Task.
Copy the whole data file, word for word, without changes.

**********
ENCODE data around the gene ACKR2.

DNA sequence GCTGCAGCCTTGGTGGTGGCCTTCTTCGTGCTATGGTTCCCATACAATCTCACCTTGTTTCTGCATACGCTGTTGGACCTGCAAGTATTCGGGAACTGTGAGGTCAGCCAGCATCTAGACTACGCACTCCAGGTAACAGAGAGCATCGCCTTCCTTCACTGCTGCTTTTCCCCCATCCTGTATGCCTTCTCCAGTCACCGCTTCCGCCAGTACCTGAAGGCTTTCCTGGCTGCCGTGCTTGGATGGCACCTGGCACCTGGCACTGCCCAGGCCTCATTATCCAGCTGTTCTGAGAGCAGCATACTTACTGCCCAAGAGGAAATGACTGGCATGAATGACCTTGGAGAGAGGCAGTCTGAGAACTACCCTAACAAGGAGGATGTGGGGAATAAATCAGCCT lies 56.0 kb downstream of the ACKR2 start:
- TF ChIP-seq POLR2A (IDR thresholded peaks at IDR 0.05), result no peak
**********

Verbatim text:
ENCODE data around the gene ACKR2.

DNA sequence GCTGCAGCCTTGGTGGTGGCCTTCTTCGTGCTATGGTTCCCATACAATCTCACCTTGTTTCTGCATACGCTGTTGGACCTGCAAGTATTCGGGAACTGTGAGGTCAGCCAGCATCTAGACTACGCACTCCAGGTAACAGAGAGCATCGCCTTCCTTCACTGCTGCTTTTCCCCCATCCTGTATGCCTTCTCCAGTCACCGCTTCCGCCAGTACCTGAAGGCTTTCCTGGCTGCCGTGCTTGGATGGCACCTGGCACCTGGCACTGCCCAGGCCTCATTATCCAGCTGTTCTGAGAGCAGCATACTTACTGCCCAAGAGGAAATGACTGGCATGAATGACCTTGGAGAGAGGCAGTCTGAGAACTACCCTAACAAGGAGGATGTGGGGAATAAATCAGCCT lies 56.0 kb downstream of the ACKR2 start:
- TF ChIP-seq POLR2A (IDR thresholded peaks at IDR 0.05), result no peak